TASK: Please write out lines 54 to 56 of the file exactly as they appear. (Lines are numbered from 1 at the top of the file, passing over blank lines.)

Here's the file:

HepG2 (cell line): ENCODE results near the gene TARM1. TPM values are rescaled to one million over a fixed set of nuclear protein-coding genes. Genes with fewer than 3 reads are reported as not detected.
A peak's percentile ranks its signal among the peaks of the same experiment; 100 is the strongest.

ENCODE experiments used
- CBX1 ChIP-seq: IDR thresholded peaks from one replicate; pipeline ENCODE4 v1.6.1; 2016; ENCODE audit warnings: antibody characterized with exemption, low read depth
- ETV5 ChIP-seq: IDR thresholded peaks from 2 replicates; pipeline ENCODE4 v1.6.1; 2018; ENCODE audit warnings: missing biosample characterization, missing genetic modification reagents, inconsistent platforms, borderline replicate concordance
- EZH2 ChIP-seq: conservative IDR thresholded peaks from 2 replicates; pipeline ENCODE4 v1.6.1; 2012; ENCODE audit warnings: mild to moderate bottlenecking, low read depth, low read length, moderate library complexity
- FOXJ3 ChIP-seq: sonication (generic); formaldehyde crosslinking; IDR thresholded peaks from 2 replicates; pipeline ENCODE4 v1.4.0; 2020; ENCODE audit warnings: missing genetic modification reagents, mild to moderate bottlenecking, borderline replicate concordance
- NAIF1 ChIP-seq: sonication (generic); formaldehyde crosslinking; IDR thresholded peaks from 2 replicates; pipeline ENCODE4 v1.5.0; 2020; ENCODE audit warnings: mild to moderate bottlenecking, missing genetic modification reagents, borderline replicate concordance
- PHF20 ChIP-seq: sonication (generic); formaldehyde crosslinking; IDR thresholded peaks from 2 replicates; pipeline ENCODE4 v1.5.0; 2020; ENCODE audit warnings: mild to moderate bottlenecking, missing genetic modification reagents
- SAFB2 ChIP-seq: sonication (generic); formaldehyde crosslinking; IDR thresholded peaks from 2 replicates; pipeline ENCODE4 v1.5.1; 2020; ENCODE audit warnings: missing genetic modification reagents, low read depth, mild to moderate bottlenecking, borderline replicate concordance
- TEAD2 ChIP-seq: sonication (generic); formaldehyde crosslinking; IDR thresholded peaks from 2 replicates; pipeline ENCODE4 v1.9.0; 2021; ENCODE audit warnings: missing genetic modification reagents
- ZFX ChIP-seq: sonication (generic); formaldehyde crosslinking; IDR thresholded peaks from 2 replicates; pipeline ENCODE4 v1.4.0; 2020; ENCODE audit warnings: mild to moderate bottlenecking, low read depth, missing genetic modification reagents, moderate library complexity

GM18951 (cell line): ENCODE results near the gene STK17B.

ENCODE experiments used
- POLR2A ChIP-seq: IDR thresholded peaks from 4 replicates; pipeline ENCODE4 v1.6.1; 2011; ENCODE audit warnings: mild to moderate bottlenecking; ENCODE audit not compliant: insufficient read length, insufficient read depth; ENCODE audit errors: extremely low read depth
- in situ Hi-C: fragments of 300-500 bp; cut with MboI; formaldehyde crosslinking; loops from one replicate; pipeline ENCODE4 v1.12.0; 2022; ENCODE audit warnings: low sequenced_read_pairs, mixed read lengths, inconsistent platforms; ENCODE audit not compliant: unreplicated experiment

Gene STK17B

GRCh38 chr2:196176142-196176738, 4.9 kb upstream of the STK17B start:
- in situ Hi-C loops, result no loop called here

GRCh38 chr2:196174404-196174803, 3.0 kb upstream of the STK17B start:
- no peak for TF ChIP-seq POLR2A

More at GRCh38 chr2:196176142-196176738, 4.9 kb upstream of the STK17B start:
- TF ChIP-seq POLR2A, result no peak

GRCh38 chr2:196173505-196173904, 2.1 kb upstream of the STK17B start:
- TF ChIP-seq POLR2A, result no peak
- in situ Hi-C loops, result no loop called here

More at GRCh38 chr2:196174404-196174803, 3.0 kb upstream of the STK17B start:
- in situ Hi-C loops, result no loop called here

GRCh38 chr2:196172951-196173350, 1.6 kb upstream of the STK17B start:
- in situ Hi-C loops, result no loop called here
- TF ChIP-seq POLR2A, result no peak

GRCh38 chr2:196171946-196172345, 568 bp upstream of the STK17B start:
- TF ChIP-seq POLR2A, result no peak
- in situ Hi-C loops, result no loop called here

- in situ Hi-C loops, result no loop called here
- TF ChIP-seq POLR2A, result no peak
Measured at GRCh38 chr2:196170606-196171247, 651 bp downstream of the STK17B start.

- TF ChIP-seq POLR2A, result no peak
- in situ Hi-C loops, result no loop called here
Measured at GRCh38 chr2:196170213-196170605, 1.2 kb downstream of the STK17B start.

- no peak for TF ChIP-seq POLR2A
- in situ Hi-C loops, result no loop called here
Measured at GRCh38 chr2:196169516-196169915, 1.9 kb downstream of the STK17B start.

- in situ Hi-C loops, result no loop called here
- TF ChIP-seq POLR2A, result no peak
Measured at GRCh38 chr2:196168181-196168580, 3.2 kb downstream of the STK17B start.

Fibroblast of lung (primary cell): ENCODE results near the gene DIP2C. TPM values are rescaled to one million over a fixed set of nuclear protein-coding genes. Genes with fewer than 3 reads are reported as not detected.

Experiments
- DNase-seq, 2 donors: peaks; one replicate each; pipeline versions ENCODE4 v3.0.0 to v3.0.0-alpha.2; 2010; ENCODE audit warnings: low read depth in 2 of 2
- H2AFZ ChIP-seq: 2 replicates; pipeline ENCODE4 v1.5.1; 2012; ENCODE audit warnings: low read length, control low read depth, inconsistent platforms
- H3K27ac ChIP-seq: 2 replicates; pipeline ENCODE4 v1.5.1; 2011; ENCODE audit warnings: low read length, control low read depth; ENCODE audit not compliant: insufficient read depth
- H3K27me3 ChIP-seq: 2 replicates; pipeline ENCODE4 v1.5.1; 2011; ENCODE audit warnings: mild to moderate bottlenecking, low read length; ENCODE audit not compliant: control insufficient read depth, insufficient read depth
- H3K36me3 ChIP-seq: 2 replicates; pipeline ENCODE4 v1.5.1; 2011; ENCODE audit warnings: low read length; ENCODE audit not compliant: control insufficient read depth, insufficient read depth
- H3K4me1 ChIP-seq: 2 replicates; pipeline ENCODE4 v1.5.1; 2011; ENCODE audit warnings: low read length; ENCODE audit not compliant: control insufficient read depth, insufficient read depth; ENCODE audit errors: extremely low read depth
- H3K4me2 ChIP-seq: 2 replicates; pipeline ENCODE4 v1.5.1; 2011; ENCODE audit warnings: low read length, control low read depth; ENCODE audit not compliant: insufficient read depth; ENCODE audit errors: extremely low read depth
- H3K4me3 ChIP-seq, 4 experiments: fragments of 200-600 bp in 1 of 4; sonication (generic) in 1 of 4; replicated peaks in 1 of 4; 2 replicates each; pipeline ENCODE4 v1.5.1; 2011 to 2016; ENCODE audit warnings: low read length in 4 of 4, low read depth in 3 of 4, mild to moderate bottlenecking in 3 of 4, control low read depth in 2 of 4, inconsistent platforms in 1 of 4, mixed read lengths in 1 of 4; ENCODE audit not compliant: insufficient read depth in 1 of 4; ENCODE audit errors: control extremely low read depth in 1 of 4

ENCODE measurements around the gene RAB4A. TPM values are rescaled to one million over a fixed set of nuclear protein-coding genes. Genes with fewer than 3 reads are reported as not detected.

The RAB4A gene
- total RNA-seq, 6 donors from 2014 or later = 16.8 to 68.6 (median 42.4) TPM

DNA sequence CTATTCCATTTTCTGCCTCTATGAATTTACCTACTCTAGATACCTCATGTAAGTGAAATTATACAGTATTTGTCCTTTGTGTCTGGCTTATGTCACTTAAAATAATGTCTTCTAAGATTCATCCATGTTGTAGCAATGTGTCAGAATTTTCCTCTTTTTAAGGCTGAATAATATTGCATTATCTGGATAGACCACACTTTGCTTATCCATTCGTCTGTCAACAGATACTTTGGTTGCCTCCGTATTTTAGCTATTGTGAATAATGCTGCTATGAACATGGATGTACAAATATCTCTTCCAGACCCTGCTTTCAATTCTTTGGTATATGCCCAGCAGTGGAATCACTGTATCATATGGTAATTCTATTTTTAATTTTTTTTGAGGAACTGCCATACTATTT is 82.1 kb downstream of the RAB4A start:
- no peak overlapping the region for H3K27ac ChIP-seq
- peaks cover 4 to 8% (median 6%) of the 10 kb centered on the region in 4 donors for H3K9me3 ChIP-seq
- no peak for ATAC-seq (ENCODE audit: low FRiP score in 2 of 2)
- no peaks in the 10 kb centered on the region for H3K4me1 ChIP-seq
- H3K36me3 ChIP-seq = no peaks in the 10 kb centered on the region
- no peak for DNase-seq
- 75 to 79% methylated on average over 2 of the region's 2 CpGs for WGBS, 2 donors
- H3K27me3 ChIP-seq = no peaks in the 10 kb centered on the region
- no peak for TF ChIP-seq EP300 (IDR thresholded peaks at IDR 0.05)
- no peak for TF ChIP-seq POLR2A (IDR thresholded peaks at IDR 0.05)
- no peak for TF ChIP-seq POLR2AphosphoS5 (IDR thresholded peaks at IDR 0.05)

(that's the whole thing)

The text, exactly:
- H3K4me1 ChIP-seq: 2 replicates; pipeline ENCODE4 v1.5.1; 2011; ENCODE audit warnings: low read length; ENCODE audit not compliant: control insufficient read depth, insufficient read depth; ENCODE audit errors: extremely low read depth
- H3K4me2 ChIP-seq: 2 replicates; pipeline ENCODE4 v1.5.1; 2011; ENCODE audit warnings: low read length, control low read depth; ENCODE audit not compliant: insufficient read depth; ENCODE audit errors: extremely low read depth
- H3K4me3 ChIP-seq, 4 experiments: fragments of 200-600 bp in 1 of 4; sonication (generic) in 1 of 4; replicated peaks in 1 of 4; 2 replicates each; pipeline ENCODE4 v1.5.1; 2011 to 2016; ENCODE audit warnings: low read length in 4 of 4, low read depth in 3 of 4, mild to moderate bottlenecking in 3 of 4, control low read depth in 2 of 4, inconsistent platforms in 1 of 4, mixed read lengths in 1 of 4; ENCODE audit not compliant: insufficient read depth in 1 of 4; ENCODE audit errors: control extremely low read depth in 1 of 4